Skidmore, Owings & Merrill: Sheikh Khalifa Hospital

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With sensitivity to Abu Dhabi’s local culture, climate, and architectural heritage, SOM designed a medical campus that creates a "city within a city."

Visiting the hospital for any length of time can be a difficult experience for patients and their families, what with adjusting to new surroundings, being separated from loved ones, or just missing the familiarities of home. That is why the designers of the Sheikh Khalifa Medical City have put hospitality and psychological well-being at the forefront of their medical campus design.

Skidmore, Owings & Merrill: Sheikh Khalifa Hospital Image courtesy of SOM

The 3 million square foot, 838-bed Sheikh Khalifa Medical City is a massive medical complex that was designed by Skidmore, Owings & Merrill LLP (SOM), an international architecture, interior design, engineering, and urban-planning firm. The project, which is a joint venture with ICME and Tilke, will replace the existing Sheikh Khalifa Medical City in Abu Dhabi. The new facility will be comprised of three hospitals and will provide pediatric, trauma, and extended medical services to Abu Dhabi residents and visitors.

Sheikh Kahlifa Medical City Commons rendering by Skidmore, Owings & Merrill

Based on the notion that patients should be treated like guests of the hospital, the medical facility will feature special amenities, such as retail stores, restaurants, cafes, indoor trees, courtyards and hanging gardens, to provide a tranquil experience for patients and their families and create a home-away-from-home atmosphere. Natural materials and diffused natural light will be utilized throughout the medical city – merging the facility’s interior with the surrounding landscape – to create a calm and relaxing environment for patients. Because the Sheikh Khalifa Medical City will combine a general hospital, a trauma center, a women’s center, and a pediatric hospital, it may also make multiple family medical visits more convenient.

In addition to hospitality and patient psychological health, one of the primary design concerns of the project was creating a cohesive feeling between all of the units within the medical city, while also creating a sense of uniqueness and individuality for each unit, according to the SOM press release.

Sheikh Kahlifa Medical City cafeteria terrace Sheikh Kahlifa Medical City Pediatrics lobby Sheikh Kahlifa Medical City patient room rendering Sheikh Kahlifa Medical City Lobby

To achieve this balance, SOM utilized both differentiating and unifying elements. Gardens will be strategically placed throughout the medical city to create a sense of cohesiveness. A two-story stone plinth (a reference to the region’s historic architecture) will be a common feature throughout the medical city, shared by all three hospitals. The first floor of the plinth will consist of a women’s urgent care center, pediatric and adult emergency departments, all outpatient departments, and a diagnostic center for all departments. The second floor of the plinth will house intensive care units and inpatient and day surgery centers. Many of the special hospitality amenities are located at the center of the plinth, serving as a multi-level common area for all hospital patients and employees to enjoy, regardless of in which hospital they are staying. Each hospital then divides into completely separate units above the plinth.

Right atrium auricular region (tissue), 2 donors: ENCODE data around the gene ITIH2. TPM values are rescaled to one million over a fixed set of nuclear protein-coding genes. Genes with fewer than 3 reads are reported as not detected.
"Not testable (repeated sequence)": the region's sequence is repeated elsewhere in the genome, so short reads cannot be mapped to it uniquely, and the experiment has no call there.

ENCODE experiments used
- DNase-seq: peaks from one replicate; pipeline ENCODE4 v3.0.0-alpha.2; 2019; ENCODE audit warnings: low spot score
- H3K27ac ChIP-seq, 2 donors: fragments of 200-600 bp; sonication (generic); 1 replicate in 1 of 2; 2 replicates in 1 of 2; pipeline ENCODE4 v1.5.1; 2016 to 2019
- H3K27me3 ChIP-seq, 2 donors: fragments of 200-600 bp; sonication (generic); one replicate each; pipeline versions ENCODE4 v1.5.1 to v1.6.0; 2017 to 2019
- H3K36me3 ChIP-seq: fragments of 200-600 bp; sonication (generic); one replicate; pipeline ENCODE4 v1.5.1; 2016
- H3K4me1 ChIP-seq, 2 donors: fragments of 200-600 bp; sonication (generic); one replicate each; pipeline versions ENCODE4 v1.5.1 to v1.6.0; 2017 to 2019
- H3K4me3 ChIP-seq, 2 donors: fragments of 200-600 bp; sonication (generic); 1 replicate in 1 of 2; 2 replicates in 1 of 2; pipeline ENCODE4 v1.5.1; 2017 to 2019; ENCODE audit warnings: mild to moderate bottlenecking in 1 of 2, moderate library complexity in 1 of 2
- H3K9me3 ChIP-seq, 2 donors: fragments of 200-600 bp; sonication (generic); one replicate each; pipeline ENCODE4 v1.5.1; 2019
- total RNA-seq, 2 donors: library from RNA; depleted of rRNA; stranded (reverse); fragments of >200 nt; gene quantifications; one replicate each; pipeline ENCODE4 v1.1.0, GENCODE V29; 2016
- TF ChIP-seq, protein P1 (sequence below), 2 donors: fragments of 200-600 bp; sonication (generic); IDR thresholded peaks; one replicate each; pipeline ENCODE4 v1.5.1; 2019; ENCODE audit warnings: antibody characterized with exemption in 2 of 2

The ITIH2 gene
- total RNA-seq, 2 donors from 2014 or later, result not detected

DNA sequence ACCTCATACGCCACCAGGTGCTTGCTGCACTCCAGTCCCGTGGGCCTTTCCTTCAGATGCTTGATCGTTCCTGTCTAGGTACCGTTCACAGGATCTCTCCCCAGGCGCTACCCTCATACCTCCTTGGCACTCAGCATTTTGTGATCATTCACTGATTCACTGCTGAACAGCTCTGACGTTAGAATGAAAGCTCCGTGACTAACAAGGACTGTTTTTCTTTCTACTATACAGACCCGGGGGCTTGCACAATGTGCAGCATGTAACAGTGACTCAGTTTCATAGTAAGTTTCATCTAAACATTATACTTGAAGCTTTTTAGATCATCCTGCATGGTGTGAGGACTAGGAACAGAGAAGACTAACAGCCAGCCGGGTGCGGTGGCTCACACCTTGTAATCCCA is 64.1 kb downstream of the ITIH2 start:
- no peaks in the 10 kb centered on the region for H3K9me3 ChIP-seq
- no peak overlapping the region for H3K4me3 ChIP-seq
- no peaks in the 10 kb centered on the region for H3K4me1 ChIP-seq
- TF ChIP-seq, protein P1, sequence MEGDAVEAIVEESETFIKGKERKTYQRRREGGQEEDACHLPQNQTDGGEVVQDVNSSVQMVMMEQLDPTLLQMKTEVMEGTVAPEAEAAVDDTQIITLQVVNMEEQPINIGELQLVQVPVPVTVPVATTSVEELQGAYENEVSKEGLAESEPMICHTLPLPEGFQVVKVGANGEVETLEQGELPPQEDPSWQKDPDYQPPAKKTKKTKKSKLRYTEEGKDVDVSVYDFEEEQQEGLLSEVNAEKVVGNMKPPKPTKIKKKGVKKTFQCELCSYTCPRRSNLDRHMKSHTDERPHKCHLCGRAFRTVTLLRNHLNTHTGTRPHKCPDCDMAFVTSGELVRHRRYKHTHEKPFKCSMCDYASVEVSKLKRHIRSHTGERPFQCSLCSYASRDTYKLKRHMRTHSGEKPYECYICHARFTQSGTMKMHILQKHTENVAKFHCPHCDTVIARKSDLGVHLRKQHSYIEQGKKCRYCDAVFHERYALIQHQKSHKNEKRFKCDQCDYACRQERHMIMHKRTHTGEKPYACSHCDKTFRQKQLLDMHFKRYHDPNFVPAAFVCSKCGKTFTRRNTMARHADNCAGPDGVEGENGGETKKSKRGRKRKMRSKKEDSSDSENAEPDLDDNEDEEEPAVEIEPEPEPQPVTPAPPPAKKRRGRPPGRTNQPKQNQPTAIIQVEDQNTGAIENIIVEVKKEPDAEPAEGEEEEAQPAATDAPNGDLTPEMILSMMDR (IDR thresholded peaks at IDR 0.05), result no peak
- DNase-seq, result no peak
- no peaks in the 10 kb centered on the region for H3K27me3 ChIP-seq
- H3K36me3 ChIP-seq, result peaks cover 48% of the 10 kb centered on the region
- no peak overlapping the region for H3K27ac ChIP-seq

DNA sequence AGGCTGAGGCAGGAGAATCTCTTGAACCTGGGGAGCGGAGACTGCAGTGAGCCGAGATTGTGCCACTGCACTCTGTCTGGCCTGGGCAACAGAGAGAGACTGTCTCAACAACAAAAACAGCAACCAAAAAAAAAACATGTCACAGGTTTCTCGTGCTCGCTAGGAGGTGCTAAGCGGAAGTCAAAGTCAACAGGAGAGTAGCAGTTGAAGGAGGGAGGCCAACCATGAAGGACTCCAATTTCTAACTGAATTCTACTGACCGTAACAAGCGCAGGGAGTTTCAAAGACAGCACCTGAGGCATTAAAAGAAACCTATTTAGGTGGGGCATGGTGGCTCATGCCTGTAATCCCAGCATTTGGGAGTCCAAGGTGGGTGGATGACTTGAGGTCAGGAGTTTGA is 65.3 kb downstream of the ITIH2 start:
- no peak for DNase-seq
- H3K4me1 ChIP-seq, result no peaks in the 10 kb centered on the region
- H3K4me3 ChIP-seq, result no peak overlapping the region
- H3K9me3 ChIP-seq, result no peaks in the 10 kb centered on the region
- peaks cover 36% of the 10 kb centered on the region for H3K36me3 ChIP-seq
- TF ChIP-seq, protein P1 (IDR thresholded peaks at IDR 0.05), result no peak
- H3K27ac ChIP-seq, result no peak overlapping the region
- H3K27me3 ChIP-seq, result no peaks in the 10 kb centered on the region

Each hospital unit will feature exterior sun screens – a unifying component – but every sun screen will showcase a design that reflects the individuality of that particular hospital. For example, exterior sun screens on the women’s hospital will feature elaborate geometric designs inspired by mashrabiya (an element of traditional Arabic architecture), while the children’s hospital’s sun screens will feature bright, colorful, organic patterns.

Sheikh Kahlifa Medical City exterior rendering

The incorporation of multiple public spaces and natural garden settings, along with the sheer size of the hospitals, has essentially created a “city within a city,” according to the SOM press release. It is hoped that the character of the complex will be similar to that of a university campus and will create a real sense of community.

Construction on the Sheikh Khalifa Medical City will begin in 2013.

Sheikh Kahlifa Medical City Aerial rendering

J. Mariah Brown

J. Mariah Brown is a technical research writer and the owner of Writings by Design, a comprehensive business writing service company that specializes in business development, promotion, and client outreach. She has worked in a variety of technical and non-technical industries including, but not limited to, Government, Non-Profit, Engineering, Translation and Interpretation, Christian and Women’s Publications, and Fashion and Beauty. She is a graduate of the prestigious E.W. Scripps School of Journalism at Ohio University and is currently pursuing a master's degree from Gonzaga University in Communication and Organizational Leadership.

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